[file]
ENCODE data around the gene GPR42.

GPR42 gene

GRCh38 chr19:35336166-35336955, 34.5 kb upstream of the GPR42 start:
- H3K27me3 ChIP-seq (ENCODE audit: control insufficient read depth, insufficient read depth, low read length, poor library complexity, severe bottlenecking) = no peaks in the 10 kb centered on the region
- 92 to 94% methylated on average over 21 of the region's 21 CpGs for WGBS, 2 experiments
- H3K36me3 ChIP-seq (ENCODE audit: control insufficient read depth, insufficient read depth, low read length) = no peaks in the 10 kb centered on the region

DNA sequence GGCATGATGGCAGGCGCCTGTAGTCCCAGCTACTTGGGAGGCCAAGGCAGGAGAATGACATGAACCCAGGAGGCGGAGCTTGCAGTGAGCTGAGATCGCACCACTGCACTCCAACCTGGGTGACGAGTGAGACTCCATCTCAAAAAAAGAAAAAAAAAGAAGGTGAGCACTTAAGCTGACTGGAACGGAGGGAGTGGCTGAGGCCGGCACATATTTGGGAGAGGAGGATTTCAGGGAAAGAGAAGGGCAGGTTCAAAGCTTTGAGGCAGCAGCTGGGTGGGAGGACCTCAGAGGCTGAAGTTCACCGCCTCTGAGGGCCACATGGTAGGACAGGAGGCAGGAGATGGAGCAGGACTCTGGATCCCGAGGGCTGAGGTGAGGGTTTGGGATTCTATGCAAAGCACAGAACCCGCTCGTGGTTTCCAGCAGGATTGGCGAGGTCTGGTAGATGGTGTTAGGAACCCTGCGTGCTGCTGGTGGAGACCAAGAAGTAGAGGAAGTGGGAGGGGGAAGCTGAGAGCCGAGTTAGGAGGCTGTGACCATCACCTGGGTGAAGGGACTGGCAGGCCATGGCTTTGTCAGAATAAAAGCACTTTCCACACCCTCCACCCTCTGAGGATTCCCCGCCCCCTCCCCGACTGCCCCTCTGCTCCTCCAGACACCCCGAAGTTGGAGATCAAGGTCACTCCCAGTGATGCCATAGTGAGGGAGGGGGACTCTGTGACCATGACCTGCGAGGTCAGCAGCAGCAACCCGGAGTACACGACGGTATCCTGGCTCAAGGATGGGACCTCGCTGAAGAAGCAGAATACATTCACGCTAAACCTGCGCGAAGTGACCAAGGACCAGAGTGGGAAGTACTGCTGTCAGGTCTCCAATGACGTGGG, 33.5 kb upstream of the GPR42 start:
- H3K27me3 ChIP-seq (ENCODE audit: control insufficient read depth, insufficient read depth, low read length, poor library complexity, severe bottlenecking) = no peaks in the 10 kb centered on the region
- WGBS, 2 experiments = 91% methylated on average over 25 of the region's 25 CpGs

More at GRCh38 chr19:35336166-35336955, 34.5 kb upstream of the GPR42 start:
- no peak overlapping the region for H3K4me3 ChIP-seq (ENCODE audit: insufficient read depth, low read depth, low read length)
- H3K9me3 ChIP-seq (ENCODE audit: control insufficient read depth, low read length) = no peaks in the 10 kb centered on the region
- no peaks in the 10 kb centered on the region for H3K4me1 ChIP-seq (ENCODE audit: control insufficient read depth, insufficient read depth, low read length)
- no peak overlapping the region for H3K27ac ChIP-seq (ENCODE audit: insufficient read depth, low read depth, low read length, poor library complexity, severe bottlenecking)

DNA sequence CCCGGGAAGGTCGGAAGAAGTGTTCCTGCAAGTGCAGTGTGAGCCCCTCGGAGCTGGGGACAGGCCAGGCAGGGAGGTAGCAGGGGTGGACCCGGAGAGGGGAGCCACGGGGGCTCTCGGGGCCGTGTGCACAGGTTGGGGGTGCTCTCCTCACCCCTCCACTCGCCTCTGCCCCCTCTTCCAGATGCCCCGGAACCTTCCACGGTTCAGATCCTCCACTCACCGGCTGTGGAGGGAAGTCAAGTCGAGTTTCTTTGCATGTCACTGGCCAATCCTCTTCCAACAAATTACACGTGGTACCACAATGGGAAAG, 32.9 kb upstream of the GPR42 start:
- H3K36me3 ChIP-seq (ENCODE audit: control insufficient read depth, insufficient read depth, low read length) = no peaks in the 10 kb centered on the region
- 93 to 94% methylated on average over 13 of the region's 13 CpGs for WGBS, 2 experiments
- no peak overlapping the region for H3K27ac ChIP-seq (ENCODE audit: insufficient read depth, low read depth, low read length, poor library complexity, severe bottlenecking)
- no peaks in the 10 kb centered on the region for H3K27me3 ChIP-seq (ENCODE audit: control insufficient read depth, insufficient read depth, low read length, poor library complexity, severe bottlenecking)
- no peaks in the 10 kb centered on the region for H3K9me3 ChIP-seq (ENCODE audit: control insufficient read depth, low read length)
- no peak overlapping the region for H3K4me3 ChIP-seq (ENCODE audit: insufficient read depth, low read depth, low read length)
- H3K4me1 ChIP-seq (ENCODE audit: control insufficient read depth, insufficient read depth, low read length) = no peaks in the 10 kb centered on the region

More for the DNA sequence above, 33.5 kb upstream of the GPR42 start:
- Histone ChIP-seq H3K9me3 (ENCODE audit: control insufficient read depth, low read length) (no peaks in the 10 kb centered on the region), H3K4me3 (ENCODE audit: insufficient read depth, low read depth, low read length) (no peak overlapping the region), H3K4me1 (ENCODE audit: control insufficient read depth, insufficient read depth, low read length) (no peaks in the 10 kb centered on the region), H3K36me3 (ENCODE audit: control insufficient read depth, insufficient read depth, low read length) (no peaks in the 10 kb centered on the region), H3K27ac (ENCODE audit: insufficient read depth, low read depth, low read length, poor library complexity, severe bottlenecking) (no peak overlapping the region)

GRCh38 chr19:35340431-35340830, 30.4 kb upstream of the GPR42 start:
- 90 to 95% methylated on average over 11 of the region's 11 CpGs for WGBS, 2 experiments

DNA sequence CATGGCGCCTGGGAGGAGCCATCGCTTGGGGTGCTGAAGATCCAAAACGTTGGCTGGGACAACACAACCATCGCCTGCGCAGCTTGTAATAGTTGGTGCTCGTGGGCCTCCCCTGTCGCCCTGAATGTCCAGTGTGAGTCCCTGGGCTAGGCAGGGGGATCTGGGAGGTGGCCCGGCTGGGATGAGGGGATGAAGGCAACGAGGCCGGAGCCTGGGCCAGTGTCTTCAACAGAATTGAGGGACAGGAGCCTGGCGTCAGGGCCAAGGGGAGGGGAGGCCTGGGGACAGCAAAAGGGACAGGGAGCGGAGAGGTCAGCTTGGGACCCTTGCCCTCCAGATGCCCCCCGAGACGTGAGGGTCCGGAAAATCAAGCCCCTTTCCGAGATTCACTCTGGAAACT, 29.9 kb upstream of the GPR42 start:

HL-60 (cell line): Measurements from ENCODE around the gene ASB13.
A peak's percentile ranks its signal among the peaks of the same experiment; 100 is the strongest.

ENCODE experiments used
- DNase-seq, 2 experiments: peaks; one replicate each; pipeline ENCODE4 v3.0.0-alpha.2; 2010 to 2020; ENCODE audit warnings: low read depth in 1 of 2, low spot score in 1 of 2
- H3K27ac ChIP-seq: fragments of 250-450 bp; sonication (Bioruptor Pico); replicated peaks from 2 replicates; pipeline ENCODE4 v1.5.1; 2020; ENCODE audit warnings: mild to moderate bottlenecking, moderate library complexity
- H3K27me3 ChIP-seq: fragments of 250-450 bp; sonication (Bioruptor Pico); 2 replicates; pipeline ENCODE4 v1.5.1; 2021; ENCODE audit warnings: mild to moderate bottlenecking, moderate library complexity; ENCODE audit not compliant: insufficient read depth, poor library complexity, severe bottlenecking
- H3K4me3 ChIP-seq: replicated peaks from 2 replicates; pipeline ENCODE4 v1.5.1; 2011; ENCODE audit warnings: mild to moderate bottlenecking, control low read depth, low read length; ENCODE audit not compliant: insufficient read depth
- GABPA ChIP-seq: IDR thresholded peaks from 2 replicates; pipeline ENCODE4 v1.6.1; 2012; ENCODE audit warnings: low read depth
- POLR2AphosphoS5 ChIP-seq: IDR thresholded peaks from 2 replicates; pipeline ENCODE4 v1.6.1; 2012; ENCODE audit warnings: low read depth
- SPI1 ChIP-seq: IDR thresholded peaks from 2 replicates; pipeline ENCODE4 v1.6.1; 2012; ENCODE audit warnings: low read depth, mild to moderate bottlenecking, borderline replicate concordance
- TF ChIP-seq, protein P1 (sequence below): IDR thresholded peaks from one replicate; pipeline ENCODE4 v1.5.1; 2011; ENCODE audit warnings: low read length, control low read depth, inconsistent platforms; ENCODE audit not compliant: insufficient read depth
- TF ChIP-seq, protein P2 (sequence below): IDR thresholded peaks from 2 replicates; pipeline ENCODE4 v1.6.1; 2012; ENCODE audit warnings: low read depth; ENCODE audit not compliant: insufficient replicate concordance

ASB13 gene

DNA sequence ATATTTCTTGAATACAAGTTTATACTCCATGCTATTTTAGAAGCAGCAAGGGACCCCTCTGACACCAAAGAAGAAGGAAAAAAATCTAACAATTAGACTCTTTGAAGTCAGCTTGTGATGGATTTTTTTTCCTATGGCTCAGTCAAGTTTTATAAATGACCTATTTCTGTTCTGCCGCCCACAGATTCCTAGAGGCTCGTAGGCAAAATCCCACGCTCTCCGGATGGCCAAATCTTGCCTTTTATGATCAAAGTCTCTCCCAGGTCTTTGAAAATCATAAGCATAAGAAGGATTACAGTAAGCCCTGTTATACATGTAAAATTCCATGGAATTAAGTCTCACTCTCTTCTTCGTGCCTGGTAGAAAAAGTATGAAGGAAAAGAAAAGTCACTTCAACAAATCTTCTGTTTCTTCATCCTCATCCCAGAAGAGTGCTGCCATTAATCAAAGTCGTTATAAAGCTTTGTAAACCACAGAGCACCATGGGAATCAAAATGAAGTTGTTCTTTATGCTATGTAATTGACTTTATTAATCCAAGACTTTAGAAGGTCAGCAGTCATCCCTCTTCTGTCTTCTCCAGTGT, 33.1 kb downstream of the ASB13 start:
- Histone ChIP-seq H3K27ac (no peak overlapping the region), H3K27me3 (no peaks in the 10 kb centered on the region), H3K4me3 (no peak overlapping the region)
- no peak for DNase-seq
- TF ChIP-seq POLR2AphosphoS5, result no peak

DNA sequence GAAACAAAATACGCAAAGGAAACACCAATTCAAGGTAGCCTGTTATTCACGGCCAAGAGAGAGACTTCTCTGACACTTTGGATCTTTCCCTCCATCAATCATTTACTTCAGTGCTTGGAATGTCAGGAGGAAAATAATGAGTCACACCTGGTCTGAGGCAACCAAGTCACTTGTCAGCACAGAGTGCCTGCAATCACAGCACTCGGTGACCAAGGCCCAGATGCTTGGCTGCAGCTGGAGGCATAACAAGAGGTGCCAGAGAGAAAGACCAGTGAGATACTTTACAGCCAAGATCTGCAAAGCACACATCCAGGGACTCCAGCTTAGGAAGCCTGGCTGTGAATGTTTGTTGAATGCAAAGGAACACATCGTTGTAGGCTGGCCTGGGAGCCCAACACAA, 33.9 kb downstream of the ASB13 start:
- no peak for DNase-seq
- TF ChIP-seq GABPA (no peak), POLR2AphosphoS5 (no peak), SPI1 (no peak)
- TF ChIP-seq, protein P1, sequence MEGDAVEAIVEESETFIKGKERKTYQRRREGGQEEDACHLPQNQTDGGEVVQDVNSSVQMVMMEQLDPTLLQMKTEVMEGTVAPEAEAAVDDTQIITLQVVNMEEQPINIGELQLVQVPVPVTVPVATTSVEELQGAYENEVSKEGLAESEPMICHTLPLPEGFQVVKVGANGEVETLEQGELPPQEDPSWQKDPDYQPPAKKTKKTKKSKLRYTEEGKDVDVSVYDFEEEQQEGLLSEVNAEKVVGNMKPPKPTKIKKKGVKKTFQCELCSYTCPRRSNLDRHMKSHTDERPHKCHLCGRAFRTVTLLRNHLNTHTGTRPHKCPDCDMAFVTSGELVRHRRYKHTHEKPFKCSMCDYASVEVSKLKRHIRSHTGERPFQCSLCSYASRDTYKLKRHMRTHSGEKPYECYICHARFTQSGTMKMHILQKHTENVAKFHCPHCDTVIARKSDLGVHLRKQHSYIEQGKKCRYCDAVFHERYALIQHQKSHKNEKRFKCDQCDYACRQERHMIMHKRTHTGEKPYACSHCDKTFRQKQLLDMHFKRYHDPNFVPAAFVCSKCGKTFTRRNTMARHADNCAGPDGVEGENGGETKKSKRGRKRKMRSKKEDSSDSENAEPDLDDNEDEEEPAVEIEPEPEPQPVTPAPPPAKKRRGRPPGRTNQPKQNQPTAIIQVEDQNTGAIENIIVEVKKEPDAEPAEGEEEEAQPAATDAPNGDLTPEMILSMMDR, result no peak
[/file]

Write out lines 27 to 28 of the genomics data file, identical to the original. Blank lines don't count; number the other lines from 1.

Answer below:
DNA sequence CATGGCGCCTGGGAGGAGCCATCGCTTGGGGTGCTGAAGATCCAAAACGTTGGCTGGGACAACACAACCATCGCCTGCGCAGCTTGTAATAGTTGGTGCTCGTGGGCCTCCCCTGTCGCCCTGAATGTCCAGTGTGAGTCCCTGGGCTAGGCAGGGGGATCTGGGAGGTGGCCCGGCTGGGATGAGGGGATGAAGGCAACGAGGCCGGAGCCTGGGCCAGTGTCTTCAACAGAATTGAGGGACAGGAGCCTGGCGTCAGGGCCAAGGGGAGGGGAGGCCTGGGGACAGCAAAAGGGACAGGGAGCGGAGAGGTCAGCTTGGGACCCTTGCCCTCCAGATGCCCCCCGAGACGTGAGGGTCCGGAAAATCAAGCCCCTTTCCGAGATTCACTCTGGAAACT, 29.9 kb upstream of the GPR42 start:

HL-60 (cell line): Measurements from ENCODE around the gene ASB13.